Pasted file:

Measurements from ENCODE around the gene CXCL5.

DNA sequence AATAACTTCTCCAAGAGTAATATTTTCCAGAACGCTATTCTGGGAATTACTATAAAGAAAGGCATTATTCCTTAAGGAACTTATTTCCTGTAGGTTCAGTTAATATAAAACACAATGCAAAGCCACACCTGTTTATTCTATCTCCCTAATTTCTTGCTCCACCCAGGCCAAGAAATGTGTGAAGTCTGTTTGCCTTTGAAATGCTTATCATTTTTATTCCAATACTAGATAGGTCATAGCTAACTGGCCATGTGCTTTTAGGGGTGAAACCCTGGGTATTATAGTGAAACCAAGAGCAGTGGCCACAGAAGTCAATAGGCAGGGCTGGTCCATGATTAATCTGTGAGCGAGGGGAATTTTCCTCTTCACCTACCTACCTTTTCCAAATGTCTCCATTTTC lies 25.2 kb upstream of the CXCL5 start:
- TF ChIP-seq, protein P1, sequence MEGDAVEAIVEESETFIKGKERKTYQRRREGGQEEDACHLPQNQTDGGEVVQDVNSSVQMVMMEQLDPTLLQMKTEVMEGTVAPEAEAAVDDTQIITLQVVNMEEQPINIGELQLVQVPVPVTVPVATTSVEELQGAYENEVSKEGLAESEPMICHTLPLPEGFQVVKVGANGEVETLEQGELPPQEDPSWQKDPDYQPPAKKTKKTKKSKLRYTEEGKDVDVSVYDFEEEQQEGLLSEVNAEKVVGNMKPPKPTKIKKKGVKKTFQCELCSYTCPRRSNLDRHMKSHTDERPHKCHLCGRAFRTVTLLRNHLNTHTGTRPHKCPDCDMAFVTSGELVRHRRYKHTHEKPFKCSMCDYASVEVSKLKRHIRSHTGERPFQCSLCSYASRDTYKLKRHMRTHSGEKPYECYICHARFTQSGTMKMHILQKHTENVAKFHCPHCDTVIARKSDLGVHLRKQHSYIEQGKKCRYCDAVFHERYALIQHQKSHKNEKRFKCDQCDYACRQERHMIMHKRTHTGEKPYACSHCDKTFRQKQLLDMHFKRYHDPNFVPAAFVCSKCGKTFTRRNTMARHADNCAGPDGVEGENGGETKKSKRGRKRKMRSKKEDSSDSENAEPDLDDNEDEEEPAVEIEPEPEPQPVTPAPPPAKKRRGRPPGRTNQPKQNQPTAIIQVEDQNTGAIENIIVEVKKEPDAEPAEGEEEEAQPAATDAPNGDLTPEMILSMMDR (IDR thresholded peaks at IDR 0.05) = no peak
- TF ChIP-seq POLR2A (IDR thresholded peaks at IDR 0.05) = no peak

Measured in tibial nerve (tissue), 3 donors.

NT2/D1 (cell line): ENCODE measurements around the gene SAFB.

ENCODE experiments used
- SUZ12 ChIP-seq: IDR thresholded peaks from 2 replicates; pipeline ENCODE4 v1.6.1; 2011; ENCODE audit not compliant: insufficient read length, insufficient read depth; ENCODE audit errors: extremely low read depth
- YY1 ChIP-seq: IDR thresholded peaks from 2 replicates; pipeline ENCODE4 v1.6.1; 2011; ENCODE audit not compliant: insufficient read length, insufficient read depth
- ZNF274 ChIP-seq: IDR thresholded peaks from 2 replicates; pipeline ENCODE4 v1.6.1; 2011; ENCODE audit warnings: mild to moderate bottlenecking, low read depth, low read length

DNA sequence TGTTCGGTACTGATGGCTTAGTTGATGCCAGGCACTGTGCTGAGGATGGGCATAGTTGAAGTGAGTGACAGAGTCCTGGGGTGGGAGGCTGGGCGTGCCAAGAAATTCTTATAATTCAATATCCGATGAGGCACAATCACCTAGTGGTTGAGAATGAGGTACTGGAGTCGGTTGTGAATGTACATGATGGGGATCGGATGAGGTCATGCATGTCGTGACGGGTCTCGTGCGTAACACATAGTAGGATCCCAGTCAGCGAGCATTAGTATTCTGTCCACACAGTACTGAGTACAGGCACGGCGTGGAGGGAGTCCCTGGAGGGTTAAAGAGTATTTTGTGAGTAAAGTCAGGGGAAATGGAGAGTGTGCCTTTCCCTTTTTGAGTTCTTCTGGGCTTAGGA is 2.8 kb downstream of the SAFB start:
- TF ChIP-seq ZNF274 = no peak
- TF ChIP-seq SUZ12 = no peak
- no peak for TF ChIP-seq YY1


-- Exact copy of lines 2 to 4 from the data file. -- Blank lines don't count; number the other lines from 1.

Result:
DNA sequence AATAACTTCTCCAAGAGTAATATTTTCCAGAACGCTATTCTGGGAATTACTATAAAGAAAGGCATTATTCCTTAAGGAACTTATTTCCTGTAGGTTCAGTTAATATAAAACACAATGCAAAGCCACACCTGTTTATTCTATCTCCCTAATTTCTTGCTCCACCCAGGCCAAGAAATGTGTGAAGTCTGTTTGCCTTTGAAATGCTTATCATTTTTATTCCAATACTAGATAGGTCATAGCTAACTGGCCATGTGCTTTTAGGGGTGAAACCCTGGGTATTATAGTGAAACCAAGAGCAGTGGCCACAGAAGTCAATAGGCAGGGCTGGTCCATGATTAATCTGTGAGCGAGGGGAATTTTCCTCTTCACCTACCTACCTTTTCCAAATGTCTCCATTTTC lies 25.2 kb upstream of the CXCL5 start:
- TF ChIP-seq, protein P1, sequence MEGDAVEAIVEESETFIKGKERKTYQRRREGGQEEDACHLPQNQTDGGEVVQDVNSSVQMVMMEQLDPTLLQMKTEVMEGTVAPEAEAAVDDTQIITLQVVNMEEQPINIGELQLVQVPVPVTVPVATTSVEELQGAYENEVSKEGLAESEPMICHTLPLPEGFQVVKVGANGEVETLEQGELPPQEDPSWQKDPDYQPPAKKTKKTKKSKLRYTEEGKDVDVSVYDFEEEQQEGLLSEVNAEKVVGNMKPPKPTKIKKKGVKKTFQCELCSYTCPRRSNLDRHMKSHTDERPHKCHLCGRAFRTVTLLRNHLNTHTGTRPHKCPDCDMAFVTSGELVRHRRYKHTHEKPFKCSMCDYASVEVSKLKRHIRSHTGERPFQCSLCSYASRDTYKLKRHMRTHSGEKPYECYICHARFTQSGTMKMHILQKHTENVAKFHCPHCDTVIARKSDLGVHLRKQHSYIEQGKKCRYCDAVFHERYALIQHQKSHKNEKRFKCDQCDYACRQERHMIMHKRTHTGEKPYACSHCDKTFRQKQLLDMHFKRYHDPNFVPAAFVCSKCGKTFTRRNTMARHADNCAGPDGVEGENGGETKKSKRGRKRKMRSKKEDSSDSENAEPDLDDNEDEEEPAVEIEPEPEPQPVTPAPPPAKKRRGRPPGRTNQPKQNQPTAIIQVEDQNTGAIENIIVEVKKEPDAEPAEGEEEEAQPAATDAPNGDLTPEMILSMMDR (IDR thresholded peaks at IDR 0.05) = no peak
- TF ChIP-seq POLR2A (IDR thresholded peaks at IDR 0.05) = no peak